Sports have fans which is pretty normal. Whether you cheer for an athlete or a team, you are a fan. You do not have to be a very avid or passionate fan, in the sense that you take every bad hit or toss or play to heart. But some fans are. There is such a thing as fan culture and it can get very obsessive and in some cases, dangerous. It can be dangerous to the very fan as well as someone perhaps cheering for a rival team.

Fan culture has been studied by psychologists and football, like any other sports, has its fair share of fans who are no strangers to all kinds of extremes.

Let us examine the fan mentality from a more professional viewpoint.

The Question of Identity

Fans are often people who love many things, but sometimes passionately feel every performance of their favorite athlete or team.

Psychologists have determined that some fans integrate their team as a part of their identity, much like they would their gender, family, ethnicity and even nationality. Some people self-identify with a team, where their lives are affected based on the team’s wins and losses.

But why does one want to identify with a team in the first place?

I Want to Belong – Loneliness and Socialization

There are many factors as to why someone might add a team or athlete to their identity, but more often than not, people simply want to belong. Socialization is very important for human beings and wearing a team’s jersey and finding another fan with one will spark an instant connection and a topic to cover.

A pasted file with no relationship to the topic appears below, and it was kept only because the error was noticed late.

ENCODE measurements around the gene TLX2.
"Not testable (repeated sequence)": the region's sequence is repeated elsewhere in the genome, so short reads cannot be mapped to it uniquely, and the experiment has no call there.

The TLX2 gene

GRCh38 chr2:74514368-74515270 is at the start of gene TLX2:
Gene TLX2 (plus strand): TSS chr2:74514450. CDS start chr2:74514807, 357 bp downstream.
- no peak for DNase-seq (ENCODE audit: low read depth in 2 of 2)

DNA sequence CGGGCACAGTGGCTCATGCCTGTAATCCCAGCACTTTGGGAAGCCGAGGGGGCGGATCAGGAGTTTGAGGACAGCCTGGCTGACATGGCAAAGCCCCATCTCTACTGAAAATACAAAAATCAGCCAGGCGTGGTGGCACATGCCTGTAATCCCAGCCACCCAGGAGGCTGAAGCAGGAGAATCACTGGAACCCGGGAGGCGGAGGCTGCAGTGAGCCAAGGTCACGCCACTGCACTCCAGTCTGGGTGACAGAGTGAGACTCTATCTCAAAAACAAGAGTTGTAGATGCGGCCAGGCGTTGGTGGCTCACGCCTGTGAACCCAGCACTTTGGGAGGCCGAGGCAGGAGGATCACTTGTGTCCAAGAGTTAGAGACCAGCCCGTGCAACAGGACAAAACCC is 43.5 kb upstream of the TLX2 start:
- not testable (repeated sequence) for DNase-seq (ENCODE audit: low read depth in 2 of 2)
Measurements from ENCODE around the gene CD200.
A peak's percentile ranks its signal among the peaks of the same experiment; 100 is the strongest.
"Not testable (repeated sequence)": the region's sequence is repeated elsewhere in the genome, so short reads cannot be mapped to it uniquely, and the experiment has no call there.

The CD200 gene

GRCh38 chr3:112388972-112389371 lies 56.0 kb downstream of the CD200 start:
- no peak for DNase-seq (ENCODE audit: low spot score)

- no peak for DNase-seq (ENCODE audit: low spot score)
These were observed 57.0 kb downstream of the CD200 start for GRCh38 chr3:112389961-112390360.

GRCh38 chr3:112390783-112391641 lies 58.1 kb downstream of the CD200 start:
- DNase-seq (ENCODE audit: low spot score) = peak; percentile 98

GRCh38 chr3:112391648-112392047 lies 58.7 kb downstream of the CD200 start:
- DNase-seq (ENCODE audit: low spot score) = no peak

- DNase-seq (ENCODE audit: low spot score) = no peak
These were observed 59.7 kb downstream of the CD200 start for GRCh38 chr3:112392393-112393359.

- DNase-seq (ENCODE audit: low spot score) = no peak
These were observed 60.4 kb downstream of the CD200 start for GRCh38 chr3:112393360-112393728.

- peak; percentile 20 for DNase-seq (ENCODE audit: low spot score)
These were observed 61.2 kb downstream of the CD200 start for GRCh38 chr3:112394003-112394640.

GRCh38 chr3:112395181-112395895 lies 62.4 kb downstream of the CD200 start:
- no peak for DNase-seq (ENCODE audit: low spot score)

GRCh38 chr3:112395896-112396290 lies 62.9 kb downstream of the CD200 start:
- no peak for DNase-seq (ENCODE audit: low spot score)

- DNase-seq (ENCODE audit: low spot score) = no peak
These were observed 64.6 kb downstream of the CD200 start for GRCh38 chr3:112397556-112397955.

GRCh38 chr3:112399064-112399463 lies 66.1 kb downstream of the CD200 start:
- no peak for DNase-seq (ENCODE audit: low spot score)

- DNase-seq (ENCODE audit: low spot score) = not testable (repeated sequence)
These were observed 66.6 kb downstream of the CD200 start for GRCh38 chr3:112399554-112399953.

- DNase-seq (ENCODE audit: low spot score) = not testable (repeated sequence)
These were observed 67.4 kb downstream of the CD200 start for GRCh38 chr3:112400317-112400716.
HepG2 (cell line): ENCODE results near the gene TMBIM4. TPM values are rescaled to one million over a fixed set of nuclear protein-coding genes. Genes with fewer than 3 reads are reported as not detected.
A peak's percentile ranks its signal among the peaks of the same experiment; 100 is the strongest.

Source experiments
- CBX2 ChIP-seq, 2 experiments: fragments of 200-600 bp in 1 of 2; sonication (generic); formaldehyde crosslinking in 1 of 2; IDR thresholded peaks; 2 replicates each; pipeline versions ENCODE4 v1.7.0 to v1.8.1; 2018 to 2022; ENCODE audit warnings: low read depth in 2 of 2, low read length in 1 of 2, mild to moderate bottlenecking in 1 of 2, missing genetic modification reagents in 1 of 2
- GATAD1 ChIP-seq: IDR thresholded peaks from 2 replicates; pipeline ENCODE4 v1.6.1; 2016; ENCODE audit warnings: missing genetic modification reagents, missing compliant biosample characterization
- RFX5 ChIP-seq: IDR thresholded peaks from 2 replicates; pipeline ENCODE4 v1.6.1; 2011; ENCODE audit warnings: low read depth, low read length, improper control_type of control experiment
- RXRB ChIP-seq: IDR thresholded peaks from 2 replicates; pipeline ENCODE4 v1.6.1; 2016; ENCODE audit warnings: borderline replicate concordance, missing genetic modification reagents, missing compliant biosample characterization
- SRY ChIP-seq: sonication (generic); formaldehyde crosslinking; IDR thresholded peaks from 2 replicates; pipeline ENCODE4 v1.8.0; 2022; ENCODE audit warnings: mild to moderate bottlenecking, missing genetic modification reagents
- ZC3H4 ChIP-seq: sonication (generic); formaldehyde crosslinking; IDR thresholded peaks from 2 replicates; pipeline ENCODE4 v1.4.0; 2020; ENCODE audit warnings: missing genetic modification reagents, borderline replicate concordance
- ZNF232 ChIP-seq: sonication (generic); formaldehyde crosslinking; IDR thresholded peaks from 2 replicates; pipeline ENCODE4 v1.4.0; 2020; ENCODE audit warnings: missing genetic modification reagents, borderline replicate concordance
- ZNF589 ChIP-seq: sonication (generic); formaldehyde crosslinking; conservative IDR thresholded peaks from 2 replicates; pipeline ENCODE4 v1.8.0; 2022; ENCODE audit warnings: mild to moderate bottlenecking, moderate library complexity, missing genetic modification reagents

Going to a local bar with other fans of the same team will leave you with a very stable sense of belonging. Some fans have even had arguments with their families over football teams, choosing the team (because the family members are often fans of rival teams).

The need to socialize and belong also drives a fan to become a bit more passionate about their favorite, which can signal loneliness.

A Stable Foundation Leads to a Stable Human (Somewhat)

If you have a favorite team and you cheer for them, that also means that you have some rival teams, some allies and some who you are neutral towards. This gives you a solid plan of what your game-viewing experience is going to be like. 

A team’s success often leads to the person feeling that success, a transfer, if you will. This helps people build self-confidence. The Big 3 in tennis, for example, inspire a lot of fans because they win so much. When your favorite team wins a lot, you start feeling some of those victories as your own. This transfer leads to more self esteem, which people might be lacking otherwise, due to many factors.

Yet wins are not everything and some fans would rather just belong, than have their team win all the time. Band wagoners (fans who jump to the current winning team), do not share the same feelings and belong to the same group as long-standing fans. Belonging is always more important than a win (even though wins are cherished).

Fans can be passionate about a team due to many reasons, but a sense of belonging and identity are among the first. That can lead to a higher self confidence if a team is performing and to more aggressive reactions when they lose, depending on the individual, of course.